Eye Conditions and Treatment

Choroidal Melanoma is treated in the Retina Service and the Comprehensive Ophthalmology Faculty Practice


Melanoma (choroidal melanoma)

A choroidal melanoma is a malignant tumor composed of melanocytes—pigment (coloring matter) containing and producing cells normally present in the choroid (the pigmented vascular layer beneath the retina). If ignored, this type of tumor may spread to areas around the eye or metastasize to distant areas of the body (i.e., the liver or lung) and can cause death. Early detection and treatment may prevent these devastating events.


Signs and Symptoms

  • No symptoms initially if located away from the macula
  • Tumor that develops next to or in the macula may produce distorted and/or reduced vision
  • Tumors located away from the macula may produce changes in the visual field (side of vision) as they enlarge, and the patient may complain of a dark area or shadow to one side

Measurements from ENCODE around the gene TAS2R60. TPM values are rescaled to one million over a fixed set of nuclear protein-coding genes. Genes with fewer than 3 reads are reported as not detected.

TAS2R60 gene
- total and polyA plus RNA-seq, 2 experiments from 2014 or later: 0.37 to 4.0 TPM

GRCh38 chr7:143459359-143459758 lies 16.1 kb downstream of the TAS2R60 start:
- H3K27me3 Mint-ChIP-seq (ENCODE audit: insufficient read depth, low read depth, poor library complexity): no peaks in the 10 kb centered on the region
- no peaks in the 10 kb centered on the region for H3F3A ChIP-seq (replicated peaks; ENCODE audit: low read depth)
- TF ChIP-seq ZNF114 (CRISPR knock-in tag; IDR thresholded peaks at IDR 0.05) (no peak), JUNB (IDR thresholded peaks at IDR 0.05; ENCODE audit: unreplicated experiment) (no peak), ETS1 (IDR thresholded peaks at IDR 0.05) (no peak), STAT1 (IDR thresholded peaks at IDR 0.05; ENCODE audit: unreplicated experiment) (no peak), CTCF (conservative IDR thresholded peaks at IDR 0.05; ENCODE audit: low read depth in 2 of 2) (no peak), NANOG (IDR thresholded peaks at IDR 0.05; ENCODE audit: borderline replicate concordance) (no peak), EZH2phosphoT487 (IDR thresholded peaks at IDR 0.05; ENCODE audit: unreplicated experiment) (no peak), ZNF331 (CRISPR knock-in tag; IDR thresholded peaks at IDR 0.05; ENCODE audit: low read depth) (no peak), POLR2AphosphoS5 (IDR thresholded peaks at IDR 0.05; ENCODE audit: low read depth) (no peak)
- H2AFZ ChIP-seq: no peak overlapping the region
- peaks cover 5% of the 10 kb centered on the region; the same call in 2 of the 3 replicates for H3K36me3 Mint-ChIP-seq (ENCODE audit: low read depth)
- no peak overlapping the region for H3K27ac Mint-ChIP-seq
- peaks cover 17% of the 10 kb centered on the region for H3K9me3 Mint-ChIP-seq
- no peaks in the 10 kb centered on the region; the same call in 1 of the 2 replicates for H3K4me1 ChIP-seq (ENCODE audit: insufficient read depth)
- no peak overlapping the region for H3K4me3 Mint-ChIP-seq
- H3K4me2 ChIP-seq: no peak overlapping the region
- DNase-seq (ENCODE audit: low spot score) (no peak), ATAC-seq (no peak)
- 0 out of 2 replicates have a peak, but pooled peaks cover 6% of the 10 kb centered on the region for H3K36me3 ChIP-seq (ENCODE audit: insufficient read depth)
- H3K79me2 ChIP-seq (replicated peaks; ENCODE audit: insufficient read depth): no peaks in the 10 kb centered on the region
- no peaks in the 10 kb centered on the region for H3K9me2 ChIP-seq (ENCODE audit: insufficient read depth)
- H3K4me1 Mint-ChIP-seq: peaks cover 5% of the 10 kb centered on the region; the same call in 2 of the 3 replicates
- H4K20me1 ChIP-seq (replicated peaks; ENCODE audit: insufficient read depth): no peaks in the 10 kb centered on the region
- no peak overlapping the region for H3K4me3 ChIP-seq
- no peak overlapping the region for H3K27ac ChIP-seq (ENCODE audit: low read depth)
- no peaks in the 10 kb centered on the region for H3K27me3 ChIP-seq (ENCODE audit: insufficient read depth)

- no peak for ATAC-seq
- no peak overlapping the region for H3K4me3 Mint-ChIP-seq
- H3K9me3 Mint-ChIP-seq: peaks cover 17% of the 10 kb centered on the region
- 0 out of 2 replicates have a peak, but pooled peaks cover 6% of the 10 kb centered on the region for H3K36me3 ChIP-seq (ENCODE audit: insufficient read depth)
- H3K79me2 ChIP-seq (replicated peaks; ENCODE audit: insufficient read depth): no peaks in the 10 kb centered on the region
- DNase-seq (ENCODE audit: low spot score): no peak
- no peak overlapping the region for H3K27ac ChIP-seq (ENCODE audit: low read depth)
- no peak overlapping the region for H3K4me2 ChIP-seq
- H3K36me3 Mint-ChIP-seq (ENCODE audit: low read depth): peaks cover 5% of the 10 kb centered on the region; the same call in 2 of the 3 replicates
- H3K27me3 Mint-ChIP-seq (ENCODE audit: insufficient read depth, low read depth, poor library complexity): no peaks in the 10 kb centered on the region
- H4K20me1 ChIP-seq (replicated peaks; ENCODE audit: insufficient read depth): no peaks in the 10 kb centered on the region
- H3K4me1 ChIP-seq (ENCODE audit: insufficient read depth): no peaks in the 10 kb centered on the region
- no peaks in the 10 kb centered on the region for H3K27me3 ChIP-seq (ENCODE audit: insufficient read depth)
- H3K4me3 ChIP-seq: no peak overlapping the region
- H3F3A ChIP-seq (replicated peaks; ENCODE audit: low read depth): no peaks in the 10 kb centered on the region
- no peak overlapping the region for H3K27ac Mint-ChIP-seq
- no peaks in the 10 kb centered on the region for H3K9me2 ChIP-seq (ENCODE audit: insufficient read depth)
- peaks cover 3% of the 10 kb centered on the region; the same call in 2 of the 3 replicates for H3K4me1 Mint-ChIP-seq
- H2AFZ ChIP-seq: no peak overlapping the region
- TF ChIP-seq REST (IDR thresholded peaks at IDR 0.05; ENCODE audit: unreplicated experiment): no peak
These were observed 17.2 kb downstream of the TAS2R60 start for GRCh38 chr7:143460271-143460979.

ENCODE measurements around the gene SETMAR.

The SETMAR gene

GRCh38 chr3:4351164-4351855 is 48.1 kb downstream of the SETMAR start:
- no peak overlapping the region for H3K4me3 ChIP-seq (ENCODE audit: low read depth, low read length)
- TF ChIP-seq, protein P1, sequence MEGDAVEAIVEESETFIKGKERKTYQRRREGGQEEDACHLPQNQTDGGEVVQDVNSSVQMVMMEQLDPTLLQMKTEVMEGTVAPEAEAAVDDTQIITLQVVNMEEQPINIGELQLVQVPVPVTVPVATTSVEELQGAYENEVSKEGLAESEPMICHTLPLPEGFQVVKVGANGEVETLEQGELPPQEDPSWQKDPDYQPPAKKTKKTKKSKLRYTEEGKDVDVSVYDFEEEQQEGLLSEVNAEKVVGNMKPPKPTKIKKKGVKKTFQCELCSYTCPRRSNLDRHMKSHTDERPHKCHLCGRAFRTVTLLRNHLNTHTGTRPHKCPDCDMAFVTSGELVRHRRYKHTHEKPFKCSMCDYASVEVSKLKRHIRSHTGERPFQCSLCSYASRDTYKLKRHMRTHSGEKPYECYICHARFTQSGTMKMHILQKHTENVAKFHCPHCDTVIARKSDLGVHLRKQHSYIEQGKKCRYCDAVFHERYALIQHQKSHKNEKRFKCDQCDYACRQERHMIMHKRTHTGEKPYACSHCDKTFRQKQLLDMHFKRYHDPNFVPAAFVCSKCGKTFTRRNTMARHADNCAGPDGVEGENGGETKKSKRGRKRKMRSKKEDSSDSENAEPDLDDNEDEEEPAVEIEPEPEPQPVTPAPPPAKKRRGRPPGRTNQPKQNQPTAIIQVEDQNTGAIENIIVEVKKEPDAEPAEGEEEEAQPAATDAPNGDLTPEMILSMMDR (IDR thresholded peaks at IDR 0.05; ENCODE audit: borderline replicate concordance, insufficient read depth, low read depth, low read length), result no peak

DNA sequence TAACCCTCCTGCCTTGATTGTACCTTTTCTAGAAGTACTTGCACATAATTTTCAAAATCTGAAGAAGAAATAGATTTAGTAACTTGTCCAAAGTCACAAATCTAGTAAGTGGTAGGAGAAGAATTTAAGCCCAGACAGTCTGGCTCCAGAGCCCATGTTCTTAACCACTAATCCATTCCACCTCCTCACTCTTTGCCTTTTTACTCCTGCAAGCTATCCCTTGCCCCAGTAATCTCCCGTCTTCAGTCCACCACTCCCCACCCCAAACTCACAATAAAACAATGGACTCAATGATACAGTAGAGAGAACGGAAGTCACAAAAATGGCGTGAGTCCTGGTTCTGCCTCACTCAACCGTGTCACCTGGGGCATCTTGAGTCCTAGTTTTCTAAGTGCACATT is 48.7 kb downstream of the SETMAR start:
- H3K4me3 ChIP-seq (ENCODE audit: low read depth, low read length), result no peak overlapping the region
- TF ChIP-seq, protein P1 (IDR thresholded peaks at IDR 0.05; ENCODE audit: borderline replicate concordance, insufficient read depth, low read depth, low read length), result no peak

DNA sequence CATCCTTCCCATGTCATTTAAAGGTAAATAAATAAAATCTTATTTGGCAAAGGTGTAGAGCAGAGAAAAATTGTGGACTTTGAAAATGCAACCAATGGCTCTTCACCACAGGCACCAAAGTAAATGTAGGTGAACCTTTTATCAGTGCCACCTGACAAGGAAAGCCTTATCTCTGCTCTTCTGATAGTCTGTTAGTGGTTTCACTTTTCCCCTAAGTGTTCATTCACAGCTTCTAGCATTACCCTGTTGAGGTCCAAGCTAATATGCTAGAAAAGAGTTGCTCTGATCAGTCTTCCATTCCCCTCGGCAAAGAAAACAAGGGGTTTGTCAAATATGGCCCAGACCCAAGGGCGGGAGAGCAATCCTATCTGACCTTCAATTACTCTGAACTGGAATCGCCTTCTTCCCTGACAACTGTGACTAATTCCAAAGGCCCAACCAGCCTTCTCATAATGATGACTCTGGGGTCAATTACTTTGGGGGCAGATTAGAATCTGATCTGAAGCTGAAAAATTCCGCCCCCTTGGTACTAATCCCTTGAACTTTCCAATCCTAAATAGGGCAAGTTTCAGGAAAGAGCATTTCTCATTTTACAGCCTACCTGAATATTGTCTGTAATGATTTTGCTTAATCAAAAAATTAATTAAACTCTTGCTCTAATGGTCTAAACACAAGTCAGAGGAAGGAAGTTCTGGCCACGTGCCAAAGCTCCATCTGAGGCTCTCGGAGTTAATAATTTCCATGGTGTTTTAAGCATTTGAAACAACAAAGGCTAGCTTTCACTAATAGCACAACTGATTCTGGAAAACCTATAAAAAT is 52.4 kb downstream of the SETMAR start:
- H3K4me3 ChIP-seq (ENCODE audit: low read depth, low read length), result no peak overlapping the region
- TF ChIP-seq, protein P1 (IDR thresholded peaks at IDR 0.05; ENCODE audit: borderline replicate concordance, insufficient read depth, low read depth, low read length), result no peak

• Changes in the vitreous (the gel-like substance that fills the eye) and produce flashes of light or floaters (black spots)
  • Retinal detachment
  • Increased pigmentation on the sclera
  • Most choroidal melanomas are discovered by the ophthalmologist on routine examination
 

Treatment and Prevention

  • Enucleation, which is removal of the eye
  • Radioactive plaque therapy (sewing a disc with radiation to the eyewall)
  • External radiation therapy (using charged radioactive particles that are directed into the eye to treat the tumor)
  • Local resection techniques (cutting out the tumor while attempting to save the remainder of the eye)

Eye Facts logo linkFor a deeper understanding of the diagnosis and treatment plan for choridal melanoma, see Choroidal Mealnoma Eye Facts.